He said the registry would have three different categories of medical practitioners providing aesthetic medical services – general practitioners (GPs), dermatologists and other specialists and surgical specialists and plastic surgeons.
“We welcome GPs to practise aesthetic medicine but they need to take courses and be regulated by the ministry,” he said after the 1st Malaysia-Singapore Conference of Aesthetic Medicine opening ceremony here.
The minister said GPs would have to take up a course requiring up to 56 hours of study before they could be validated by the committee to be included in the registry.
Malaysian Society of Aesthetic Medicine president Dr Louis Leh said the main aim was to promote safe aesthetic medicine and cut down on people turning to fly-by-night operators.
“Many don’t know where to go for such treatment and they end up with botched jobs,” he said, adding that beauty consultants were not supposed to handle tasks that required the use of needles or knives.
On whether beauty consultants could hire trained aesthetic doctors to do minor procedures at their centres, he said doctors were not allowed to do so because the Private Facilities and Services Act required them to practise in a proper medical set-up.
Minister Datuk Seri Liow Tiong Lai said it was about time for an incentive-based system to encourage Malaysians to adopt healthy lifestyles.
“It could be something like the car insurance policy where one gets NCB (no-claims bonus),” he said.
For a start, he suggested that employers reward employees who did not take sick leave.
“They could be given a bonus. Give them such incentives to live healthily. It is all about using a positive approach,” he said.
Liow said giving rewards was better than the “punishment” approach that had been suggested to him, under which those whose waistlines exceed 74cm to 76.2cm (29 inches to 30 inches) would be subject to certain kinds of action.
In Japan and South Korea, the promotion of a healthy lifestyle is “enforced” by employers who shun the overweight in favour of those who look healthy and fit.
In the United States, some insurance companies and Medicare programmes pay doctors for achieving specific health goals with their patients.
Liow said Malaysians were aware of the need to lead healthy lifestyles but needed to translate it into action, adding that the ministry was now looking at how such incentives could be given to its own staff.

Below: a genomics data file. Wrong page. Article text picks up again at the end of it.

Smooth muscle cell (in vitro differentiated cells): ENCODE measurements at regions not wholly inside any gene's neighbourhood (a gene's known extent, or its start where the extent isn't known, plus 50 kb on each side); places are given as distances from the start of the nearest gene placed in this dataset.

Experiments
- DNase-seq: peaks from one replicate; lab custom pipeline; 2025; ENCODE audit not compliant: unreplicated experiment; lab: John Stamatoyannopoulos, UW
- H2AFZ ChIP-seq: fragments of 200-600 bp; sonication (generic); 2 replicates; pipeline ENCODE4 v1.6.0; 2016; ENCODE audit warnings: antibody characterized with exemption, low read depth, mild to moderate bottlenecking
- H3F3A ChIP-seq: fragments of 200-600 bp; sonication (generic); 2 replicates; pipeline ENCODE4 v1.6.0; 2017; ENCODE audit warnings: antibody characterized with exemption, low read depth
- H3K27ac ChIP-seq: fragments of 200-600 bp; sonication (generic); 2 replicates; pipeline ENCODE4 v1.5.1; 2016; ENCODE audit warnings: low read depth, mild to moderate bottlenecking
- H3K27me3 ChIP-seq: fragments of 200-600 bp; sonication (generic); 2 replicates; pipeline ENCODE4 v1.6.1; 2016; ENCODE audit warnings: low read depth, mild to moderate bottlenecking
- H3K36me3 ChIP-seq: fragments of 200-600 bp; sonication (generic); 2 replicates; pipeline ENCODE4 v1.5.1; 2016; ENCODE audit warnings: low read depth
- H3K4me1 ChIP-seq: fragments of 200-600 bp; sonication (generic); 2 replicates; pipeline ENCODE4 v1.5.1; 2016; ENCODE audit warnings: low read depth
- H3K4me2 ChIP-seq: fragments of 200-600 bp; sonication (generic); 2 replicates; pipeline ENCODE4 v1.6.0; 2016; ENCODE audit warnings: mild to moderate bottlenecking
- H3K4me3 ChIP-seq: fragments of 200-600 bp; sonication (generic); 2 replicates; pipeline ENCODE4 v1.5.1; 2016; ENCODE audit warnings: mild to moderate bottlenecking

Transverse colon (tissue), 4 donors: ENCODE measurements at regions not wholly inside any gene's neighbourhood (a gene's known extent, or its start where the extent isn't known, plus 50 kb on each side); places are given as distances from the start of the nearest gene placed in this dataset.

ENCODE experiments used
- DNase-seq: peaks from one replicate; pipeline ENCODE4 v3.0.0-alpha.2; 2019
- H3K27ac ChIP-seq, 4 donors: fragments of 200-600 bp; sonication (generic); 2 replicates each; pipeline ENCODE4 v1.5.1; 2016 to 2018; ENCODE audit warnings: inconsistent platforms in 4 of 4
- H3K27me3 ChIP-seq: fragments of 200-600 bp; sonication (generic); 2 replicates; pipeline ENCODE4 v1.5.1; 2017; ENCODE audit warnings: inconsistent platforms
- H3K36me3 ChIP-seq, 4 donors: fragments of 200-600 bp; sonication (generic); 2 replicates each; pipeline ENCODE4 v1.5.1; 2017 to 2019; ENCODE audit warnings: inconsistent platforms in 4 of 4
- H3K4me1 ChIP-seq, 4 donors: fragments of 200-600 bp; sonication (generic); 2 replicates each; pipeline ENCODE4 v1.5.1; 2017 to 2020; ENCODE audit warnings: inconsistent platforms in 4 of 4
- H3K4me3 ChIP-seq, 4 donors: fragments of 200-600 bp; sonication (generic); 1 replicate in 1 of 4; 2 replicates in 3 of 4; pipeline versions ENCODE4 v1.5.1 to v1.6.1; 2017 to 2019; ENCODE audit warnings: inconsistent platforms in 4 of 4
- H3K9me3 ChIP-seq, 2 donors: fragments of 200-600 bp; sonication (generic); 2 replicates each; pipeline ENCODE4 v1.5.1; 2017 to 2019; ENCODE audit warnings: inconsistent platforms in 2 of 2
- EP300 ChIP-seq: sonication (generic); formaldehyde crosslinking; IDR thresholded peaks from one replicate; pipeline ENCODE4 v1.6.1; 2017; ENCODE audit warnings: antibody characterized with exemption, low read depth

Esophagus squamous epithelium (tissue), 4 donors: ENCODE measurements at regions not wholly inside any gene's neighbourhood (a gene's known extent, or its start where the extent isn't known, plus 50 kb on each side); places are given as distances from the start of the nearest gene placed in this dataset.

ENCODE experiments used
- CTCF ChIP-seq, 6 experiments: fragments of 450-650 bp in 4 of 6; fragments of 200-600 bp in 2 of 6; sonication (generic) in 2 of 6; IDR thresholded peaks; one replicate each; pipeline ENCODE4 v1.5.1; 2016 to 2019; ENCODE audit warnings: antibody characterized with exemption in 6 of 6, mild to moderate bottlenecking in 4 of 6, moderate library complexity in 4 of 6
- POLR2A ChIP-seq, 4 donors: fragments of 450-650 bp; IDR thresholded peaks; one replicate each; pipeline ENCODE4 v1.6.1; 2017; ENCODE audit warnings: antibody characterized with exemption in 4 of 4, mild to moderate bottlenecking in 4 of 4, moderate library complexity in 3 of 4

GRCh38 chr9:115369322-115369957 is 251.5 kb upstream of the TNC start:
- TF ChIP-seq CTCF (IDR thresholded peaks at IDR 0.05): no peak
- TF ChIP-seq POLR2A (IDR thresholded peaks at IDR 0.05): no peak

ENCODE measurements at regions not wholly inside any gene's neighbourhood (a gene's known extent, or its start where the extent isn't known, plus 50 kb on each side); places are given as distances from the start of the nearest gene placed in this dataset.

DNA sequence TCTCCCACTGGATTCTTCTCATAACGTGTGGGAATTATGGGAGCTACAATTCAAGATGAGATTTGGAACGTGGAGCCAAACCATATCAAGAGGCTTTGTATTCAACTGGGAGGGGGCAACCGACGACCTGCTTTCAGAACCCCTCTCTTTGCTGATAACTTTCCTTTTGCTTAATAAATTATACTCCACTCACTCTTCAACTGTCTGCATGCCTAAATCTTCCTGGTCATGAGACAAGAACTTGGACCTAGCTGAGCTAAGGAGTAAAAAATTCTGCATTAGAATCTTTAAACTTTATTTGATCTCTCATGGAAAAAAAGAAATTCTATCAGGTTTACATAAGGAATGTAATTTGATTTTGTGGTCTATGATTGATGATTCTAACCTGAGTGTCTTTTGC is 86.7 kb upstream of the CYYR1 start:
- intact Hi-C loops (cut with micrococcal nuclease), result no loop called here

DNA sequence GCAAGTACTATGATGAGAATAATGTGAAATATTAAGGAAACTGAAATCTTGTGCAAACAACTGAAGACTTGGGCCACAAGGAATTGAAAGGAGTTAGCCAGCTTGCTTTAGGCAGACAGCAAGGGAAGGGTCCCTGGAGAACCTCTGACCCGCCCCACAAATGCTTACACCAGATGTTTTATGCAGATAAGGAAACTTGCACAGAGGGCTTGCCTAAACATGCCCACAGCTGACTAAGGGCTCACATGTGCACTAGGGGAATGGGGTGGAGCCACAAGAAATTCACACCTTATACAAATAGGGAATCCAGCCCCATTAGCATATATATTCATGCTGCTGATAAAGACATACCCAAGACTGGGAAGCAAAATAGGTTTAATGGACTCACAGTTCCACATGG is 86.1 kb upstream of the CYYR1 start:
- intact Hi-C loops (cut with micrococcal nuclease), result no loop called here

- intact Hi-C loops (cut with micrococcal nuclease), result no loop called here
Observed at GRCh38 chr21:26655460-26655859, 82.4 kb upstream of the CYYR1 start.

He said statistics for non-communicable diseases (NCD) in Malaysia had not improved as reflected in the latest National Health and Morbidity Survey 2011.
Liow said the ministry was considering various ways to reduce the risks of NCDs, including addressing causes rather than consequences and cutting risk factor exposures such as tobacco, unhealthy diets and physical inactivity.
The Malaysian Employers Federation (MEF) lauded the new approach.
MEF executive director Shamsuddin Bardan said that although the reward system was already adopted by some employers, the ministry's promotion would encourage more bosses to follow suit.
“When attendance incentives have been introduced, employers are sometimes accused of trying to encourage employees to come to work even when they are sick. But the incentives are aimed at reducing the abuse of sick leave,” he said.
He said that before policies on medical leave were implemented, companies lost an average of more than 4% of man-days a year.
“However, with implementation, the percentage of man-days lost has been less than 0.1%,” he said.
(A man-day is an industrial unit of production equal to the work one person does in a day)
Shamsuddin hoped that more employers would implement such rules because they would lead to a win-win situation.
“The employees will be reward- ed for their attendance and employers can recover lost man-days.
“This will also raise awareness among employees to cultivate healthy lifestyles,” he added.
Health minister Datuk Seri Liow Tiong Lai said the centre was expected to form the scientific arm of the Ministry's Food Safety and Quality Division to ensure the safety of food products in Malaysia, particularly imports.
"We'll focus on safe and quality imports into the country and on efficient recall of products if contamination is detected," he said during a speech at the International Food Safety Conference, here today.
The two-day conference, themed "Building Global Trust and Confidence in Food Safety" was timely because consumer confidence in importers, exporters, food manufacturers and food safety authorities has been eroded due to the global food crisis, he added.
Liow said, the Ministry would also set up an International Food Safety Training Laboratory which would provide training in the subject, in collaboration with the University of Maryland, United States of America (US).